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science = determinism?

Bill Todd billtodd at foo.mv.com
Thu Nov 25 11:02:07 EST 1999


Am I the only one who believes that 'random' means that the probabilities of
all possible outcomes are equal?  If that is the proper definition, then
'random' is a far stronger characterization than 'non-deterministic', and
some of the foregoing discussion points may have been flying past each other
without contact.

- bill

Tim Bradshaw <tfb at tfeb.org> wrote in message
news:ey3wvr67gax.fsf at lostwithiel.tfeb.org...
> * Frank Buckler wrote:
> > If we find somthing random: we can say: "it is random" or "it apeers to
be
> > random, because we dont know enoupg"
> > Both is induction reasoning, and both can be equaly true or false.
> > But the first is the end of research!
>
> Not at all.  For the results of observations in QM the standard story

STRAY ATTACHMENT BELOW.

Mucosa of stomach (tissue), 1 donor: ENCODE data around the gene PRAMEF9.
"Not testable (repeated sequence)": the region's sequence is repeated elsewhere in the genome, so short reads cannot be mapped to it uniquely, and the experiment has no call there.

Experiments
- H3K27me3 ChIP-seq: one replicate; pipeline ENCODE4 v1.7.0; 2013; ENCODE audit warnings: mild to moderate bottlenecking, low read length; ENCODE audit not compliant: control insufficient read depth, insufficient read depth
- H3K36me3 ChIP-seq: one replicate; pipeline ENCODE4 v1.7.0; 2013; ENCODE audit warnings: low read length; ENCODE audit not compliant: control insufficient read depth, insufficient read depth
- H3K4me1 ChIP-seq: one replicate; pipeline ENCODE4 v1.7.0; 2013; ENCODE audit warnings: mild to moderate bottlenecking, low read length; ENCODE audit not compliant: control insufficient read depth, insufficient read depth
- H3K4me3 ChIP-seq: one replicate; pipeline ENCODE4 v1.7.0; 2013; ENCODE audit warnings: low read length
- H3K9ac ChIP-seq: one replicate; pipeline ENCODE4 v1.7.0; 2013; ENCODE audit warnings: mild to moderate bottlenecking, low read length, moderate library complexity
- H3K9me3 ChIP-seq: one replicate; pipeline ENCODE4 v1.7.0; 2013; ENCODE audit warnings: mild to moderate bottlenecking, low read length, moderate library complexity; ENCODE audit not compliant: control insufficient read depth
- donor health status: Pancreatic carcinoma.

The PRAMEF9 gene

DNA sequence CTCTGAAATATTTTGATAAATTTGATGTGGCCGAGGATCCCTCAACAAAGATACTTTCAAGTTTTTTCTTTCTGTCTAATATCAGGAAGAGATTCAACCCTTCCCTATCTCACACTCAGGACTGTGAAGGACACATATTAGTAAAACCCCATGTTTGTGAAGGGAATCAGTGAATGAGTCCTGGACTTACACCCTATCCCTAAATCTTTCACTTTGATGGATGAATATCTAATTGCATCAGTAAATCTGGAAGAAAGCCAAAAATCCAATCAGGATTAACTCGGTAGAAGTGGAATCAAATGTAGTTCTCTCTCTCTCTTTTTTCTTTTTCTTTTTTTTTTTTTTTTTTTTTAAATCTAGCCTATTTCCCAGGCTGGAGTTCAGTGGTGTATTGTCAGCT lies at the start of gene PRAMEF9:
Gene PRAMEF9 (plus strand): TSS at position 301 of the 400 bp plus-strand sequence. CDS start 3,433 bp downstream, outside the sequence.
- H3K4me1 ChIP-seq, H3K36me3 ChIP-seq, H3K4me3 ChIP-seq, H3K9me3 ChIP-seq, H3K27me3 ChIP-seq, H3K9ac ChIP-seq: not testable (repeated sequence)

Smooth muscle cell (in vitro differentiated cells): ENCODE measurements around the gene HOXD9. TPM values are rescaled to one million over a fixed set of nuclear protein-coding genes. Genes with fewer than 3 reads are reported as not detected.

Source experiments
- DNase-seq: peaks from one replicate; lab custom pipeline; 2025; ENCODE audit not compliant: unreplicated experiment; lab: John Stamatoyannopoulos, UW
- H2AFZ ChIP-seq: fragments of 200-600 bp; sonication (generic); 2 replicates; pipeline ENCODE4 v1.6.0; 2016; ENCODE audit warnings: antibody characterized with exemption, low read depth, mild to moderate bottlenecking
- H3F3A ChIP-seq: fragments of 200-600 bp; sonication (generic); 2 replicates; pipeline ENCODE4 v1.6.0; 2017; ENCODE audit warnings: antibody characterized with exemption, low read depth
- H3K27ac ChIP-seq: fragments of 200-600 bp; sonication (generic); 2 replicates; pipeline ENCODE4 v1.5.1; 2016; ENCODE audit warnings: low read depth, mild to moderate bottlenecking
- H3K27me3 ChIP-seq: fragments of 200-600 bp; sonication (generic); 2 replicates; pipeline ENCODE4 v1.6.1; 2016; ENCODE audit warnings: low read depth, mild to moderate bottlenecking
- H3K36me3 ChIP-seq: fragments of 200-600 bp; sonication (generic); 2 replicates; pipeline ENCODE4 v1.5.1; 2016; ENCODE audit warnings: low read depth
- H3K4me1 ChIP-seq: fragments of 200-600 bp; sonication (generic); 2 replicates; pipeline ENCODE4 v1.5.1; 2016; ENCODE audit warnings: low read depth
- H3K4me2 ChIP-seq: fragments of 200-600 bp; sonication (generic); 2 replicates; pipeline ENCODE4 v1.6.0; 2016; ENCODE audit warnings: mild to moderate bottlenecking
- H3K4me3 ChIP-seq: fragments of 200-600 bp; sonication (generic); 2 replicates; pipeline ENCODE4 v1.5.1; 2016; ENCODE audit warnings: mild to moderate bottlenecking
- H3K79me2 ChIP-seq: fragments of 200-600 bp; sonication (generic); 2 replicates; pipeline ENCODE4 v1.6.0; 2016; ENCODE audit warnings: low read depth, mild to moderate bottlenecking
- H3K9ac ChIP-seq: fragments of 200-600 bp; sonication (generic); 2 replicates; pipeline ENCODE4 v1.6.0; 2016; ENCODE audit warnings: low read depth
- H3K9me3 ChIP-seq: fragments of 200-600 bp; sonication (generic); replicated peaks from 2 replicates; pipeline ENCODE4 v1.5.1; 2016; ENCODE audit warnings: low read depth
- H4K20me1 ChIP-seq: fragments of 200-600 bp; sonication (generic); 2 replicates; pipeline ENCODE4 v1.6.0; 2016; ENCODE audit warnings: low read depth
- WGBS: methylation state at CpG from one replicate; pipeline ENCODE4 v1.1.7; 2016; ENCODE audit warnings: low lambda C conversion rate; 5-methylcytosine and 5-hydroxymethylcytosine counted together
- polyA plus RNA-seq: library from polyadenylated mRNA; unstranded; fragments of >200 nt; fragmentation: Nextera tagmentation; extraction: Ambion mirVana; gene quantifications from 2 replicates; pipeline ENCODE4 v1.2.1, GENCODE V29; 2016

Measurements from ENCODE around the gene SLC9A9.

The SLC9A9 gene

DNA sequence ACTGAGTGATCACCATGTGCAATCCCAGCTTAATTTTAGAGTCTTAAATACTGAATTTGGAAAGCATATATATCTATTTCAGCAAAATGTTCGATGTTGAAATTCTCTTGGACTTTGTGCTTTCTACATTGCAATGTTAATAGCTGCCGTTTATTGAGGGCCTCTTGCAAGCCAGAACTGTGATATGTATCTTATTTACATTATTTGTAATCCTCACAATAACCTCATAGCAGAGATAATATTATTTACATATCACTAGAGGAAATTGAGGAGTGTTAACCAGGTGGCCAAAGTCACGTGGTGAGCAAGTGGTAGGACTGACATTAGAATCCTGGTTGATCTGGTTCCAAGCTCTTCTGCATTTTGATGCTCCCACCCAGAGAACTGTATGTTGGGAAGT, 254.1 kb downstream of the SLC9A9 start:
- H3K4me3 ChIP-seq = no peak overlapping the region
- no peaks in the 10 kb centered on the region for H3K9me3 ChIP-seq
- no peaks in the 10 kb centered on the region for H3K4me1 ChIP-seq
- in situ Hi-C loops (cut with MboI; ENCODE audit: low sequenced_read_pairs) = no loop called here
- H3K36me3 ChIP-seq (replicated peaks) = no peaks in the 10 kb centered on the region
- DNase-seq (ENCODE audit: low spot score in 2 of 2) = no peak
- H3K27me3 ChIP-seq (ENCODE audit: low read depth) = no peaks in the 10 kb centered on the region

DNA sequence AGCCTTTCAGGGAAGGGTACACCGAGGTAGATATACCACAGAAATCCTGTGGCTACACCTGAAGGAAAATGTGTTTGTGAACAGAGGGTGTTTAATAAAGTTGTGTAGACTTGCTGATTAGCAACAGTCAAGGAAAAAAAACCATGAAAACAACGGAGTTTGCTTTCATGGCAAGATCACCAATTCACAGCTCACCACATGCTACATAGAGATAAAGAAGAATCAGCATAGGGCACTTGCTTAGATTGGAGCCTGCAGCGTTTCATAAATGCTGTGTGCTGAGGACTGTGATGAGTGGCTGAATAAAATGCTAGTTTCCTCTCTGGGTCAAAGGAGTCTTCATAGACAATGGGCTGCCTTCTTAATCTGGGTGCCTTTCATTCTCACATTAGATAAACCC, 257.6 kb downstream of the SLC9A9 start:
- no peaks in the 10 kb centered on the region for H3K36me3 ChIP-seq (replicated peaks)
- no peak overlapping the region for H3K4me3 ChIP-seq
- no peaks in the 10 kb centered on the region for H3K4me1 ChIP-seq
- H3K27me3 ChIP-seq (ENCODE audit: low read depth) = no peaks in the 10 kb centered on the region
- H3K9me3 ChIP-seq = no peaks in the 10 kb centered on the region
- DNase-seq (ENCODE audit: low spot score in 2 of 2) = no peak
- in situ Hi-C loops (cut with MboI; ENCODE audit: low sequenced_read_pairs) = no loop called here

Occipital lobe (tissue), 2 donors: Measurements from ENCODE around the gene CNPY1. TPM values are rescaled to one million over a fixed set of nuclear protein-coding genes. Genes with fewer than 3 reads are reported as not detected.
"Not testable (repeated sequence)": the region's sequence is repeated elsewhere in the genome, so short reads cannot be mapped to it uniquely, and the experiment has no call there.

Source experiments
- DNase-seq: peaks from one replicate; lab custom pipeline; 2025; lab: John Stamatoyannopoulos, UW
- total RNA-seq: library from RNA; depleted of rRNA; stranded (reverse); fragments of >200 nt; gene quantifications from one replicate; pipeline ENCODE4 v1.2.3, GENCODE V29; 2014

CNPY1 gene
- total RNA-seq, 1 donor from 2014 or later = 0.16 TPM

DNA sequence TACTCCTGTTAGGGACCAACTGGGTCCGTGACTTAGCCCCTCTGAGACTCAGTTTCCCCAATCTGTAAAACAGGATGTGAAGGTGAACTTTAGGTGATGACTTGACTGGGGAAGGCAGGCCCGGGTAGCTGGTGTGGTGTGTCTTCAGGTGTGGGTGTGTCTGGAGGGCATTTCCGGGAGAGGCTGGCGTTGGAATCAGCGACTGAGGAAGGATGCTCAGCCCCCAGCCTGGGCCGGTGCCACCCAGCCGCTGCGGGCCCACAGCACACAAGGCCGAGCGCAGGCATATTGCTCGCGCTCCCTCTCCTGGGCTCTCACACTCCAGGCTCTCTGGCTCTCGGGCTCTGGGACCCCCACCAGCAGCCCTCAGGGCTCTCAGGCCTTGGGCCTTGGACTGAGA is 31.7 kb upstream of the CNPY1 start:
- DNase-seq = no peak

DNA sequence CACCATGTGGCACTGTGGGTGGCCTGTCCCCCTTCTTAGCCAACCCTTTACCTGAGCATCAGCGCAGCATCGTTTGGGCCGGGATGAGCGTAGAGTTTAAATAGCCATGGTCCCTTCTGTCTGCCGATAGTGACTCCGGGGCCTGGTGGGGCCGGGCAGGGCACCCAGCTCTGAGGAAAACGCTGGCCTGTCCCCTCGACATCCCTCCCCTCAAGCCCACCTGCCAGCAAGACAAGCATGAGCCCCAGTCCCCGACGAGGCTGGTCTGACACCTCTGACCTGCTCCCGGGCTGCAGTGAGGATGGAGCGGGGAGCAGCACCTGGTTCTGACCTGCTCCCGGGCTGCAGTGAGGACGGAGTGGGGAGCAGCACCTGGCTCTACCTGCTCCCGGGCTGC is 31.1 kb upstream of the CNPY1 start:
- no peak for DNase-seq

> is `it is random' -- or rather `all you can know in advance are the
> probabilities of the various outcomes'.  And you can investigate this
> a whole lot -- for instance you can hypothesise that no, it's not
> random, but there is some `hidden variable' which determines the
> outcome of the experiment.  And when you look at that hypothesis you
> find it doesn't make sense because the hidden variables must be
> `non-local' which basically means `causality violating'.  And you can
> do experiments & theoretical work which explore this whole area, like
> the experiments done by Alain Aspect in the 80s and the theory stuff
> by Bell somewhat earlier (60s?).
>
> So it is absolutely not the case that science must be
> deterministic. Anyone who thinks that hasn't paid a lot of attention
> to the progress in physics over the last 100 years or so.
>
> --tim






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